Richard and she had spent the first night upstairs in the guest bedroom, and had investigated the entire house room by room looking for clues to where his aunt may be. Richard had received a letter a month or so prior inviting him to visit and go over some issues of Barbara’s will and estate. Richard had promised to be her executor, and Barbara probably would appreciate other people filling her house with people as it had once been when she was young. They had set up a date, and then Richard and Kathryn had arrived to an empty house and a less than empty forest surrounding it.

“Kathryn.” Her heart became a sparrow, and for the second time that night she jumped. Her name had come from Barbara’s room, and was not Richard’s voice. Could her cell phone be on and working? Had she misheard? She checked and still no service. She didn’t recall a phone or answering machine upstairs but perhaps they had missed one in his aunt’s room. Kathryn opened the door, reached around the doorway for the light switch, and flicking it on, opened the door fully. The window was open slightly and she could feel a cool breeze raising goose bumps. She stepped in. Her eyes swept the room looking for a phone. She suddenly felt like a mannequin, hollowed out and stiff, realizing there was such device in the room. Turning to leave, she saw the door slowly shutting.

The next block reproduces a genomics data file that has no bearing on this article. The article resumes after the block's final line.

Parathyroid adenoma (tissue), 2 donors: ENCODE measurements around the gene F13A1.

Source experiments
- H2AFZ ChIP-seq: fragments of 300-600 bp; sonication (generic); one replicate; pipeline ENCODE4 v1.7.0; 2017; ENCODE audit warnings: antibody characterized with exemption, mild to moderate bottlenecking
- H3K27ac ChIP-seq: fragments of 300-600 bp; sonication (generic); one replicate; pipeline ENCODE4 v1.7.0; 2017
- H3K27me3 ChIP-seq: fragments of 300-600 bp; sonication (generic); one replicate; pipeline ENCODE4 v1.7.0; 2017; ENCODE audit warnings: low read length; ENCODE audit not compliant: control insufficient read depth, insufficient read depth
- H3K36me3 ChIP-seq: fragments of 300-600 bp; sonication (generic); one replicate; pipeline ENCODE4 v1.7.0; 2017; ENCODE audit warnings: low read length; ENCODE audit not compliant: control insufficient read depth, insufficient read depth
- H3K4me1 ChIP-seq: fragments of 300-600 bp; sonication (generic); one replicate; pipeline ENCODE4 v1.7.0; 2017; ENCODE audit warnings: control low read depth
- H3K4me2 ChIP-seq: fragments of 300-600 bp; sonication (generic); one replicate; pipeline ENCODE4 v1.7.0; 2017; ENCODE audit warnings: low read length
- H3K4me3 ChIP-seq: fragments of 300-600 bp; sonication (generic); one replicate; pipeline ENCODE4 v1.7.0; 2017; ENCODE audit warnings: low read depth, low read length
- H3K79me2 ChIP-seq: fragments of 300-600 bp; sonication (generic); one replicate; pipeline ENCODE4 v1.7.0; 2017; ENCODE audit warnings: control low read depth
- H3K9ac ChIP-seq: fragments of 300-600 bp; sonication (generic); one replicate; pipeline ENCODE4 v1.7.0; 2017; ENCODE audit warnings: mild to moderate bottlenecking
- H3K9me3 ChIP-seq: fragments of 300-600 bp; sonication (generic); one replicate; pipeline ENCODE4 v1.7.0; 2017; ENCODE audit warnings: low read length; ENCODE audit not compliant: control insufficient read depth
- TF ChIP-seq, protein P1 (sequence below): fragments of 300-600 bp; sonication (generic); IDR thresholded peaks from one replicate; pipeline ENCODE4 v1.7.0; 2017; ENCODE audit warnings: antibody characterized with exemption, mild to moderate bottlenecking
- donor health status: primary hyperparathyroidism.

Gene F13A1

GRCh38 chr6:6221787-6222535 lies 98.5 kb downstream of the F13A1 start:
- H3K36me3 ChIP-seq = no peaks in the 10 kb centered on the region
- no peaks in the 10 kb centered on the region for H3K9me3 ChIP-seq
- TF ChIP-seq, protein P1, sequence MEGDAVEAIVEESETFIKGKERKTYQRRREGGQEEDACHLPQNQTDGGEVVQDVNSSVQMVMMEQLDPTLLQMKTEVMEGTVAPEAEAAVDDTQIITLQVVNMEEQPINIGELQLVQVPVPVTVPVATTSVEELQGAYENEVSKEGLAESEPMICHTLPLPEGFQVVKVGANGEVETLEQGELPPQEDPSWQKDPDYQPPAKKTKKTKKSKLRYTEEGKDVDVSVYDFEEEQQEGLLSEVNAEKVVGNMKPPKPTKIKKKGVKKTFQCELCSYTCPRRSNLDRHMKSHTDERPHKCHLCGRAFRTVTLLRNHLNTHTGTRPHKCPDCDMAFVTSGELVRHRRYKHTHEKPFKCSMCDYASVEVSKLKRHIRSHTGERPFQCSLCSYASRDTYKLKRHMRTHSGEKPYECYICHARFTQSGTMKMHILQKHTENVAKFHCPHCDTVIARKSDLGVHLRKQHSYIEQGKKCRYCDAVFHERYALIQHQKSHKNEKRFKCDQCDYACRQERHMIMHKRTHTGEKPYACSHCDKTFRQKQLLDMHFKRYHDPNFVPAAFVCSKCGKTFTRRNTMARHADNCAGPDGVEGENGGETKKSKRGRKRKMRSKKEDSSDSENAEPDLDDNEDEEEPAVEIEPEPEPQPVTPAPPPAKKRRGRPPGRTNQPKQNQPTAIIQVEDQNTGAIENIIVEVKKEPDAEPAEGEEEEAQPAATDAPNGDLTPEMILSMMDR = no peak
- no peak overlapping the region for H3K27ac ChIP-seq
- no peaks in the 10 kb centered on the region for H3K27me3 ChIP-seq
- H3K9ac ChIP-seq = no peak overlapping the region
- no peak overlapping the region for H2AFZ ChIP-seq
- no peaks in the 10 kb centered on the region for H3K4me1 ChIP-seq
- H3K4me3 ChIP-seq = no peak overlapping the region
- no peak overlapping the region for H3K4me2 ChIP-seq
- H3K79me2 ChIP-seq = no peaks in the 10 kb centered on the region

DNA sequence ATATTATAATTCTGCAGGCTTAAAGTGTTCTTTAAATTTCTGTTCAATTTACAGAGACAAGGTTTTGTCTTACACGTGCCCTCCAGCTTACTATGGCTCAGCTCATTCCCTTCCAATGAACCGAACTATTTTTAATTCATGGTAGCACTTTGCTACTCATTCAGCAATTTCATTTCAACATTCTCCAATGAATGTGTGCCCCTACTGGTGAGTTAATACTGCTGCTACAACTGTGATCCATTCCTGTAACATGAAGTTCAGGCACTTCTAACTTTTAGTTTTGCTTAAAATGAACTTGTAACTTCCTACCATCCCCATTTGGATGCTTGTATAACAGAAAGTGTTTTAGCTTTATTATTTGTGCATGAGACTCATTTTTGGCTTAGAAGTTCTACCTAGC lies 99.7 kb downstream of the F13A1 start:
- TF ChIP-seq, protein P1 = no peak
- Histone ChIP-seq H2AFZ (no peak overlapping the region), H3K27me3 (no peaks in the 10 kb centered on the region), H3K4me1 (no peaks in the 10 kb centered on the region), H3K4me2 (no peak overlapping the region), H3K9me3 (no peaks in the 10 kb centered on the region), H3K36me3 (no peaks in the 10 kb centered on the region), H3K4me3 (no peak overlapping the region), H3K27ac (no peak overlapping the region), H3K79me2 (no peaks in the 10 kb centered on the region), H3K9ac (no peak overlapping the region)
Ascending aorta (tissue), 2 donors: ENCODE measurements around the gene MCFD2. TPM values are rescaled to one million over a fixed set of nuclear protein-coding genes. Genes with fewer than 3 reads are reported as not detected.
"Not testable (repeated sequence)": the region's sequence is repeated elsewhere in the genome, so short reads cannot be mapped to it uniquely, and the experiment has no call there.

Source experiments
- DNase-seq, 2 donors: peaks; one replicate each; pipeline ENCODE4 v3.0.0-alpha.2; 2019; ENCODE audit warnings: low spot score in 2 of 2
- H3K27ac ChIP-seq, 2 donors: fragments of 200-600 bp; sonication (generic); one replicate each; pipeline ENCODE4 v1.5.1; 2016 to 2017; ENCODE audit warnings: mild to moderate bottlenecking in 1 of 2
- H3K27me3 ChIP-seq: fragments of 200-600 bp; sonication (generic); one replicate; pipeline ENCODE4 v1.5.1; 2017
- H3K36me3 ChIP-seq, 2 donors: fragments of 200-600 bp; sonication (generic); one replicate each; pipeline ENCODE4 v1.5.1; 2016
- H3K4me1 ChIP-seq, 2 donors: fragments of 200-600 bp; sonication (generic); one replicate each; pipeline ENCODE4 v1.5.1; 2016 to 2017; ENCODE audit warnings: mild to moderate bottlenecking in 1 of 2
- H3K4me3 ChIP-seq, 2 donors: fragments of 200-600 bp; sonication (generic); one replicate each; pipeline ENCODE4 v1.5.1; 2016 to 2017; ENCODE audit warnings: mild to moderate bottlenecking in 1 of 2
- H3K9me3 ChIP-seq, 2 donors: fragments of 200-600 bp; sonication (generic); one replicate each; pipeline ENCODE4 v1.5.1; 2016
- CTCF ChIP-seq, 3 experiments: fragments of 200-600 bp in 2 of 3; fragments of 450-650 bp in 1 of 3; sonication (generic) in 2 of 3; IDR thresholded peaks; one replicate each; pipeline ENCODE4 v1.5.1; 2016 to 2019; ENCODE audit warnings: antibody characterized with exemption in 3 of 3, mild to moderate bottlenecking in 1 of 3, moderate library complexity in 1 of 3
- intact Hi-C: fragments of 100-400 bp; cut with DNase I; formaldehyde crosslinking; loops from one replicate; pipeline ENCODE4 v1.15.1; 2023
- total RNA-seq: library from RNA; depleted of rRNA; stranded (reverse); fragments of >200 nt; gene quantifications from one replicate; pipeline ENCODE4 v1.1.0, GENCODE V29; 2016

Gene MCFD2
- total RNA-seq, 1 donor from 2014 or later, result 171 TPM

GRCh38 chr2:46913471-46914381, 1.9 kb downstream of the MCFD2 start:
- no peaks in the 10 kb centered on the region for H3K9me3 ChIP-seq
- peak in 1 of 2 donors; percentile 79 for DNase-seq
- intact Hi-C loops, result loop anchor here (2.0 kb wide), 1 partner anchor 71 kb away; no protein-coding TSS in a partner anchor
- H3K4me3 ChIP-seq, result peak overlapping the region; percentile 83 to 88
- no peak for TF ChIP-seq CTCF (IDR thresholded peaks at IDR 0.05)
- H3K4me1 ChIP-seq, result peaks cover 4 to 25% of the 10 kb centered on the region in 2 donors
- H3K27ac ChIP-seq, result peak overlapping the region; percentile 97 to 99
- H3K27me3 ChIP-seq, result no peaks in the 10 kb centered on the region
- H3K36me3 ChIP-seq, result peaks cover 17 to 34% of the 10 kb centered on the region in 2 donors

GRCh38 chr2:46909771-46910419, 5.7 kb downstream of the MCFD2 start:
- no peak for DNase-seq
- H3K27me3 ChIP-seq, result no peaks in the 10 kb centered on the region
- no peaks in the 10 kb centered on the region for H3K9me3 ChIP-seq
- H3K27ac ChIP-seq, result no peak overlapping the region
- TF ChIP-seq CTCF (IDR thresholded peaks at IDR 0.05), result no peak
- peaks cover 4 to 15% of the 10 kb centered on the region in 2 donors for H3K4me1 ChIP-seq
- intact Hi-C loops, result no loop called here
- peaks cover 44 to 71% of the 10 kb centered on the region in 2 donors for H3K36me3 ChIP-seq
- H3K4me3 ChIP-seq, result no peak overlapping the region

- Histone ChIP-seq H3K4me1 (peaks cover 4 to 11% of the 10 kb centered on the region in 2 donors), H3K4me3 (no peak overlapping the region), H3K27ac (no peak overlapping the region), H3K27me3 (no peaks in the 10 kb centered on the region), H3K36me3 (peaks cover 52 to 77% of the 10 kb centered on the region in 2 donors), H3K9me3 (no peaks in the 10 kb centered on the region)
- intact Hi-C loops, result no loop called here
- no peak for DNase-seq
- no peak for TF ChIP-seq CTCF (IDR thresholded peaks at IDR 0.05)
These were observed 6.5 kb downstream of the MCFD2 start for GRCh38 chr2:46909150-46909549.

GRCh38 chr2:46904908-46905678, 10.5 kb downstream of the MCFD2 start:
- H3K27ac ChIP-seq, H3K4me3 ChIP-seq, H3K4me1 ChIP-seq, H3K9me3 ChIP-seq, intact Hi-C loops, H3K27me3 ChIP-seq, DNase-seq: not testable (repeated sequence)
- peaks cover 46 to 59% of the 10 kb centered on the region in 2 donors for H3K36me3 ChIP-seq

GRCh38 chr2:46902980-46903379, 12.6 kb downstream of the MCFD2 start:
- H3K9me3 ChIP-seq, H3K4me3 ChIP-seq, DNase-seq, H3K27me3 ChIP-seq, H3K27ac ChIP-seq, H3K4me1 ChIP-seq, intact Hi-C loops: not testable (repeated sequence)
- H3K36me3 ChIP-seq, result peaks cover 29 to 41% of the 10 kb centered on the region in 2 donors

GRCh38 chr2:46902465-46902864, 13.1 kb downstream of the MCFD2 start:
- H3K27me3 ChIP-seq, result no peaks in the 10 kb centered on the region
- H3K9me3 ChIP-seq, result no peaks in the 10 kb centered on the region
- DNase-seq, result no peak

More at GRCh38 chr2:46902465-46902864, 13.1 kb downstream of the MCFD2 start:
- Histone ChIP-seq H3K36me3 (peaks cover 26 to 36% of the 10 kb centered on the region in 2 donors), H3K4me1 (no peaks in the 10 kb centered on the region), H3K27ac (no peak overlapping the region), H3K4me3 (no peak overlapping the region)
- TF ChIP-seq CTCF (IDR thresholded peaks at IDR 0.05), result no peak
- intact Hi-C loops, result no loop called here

She jumped, caught it, and slammed the door shut. Forgetting to turn off the light in the room, she fled down the stairs turning on every light she could find. Only when the whole floor glowed with artificial electric life, did Kathryn calm down enough to realize that she probably heard a fox, or a branch swaying, or the breeze and, out of her loneliness, had hoped it was someone calling her with news. And of course the door shut—the window was open and hadn’t she felt the breeze herself?